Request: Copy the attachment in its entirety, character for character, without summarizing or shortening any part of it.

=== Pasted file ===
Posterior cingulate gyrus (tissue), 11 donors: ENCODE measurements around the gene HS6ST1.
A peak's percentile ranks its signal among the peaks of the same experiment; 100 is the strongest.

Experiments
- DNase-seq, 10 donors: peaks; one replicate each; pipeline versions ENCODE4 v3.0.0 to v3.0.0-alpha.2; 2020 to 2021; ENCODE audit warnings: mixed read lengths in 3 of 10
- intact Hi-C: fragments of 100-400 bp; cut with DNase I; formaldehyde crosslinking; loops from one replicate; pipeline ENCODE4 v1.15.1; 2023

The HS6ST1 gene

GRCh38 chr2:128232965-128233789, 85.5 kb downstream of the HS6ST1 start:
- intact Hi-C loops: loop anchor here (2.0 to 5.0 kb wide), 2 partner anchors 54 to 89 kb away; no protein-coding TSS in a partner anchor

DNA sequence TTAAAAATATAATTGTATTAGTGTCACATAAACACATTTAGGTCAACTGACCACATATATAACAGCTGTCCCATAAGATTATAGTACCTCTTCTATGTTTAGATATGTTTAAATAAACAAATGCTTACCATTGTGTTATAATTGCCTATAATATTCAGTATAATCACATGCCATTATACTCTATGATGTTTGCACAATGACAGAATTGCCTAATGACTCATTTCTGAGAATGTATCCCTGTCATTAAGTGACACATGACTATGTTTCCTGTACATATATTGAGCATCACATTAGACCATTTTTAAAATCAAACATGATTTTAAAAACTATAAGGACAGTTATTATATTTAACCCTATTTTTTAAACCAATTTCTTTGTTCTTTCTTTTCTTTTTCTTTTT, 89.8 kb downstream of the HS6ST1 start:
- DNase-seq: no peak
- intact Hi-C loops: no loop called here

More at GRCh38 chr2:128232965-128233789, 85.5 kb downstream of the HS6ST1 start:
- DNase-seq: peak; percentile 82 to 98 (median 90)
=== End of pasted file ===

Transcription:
Posterior cingulate gyrus (tissue), 11 donors: ENCODE measurements around the gene HS6ST1.
A peak's percentile ranks its signal among the peaks of the same experiment; 100 is the strongest.

Experiments
- DNase-seq, 10 donors: peaks; one replicate each; pipeline versions ENCODE4 v3.0.0 to v3.0.0-alpha.2; 2020 to 2021; ENCODE audit warnings: mixed read lengths in 3 of 10
- intact Hi-C: fragments of 100-400 bp; cut with DNase I; formaldehyde crosslinking; loops from one replicate; pipeline ENCODE4 v1.15.1; 2023

The HS6ST1 gene

GRCh38 chr2:128232965-128233789, 85.5 kb downstream of the HS6ST1 start:
- intact Hi-C loops: loop anchor here (2.0 to 5.0 kb wide), 2 partner anchors 54 to 89 kb away; no protein-coding TSS in a partner anchor

DNA sequence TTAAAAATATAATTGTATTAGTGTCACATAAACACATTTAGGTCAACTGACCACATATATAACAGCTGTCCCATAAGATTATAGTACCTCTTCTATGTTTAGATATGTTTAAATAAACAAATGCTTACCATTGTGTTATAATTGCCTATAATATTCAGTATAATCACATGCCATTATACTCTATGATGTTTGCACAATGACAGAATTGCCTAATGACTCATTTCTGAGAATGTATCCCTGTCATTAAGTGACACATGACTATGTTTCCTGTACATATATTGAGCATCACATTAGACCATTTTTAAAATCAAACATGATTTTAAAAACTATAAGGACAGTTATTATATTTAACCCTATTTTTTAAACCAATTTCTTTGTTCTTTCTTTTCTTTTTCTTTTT, 89.8 kb downstream of the HS6ST1 start:
- DNase-seq: no peak
- intact Hi-C loops: no loop called here

More at GRCh38 chr2:128232965-128233789, 85.5 kb downstream of the HS6ST1 start:
- DNase-seq: peak; percentile 82 to 98 (median 90)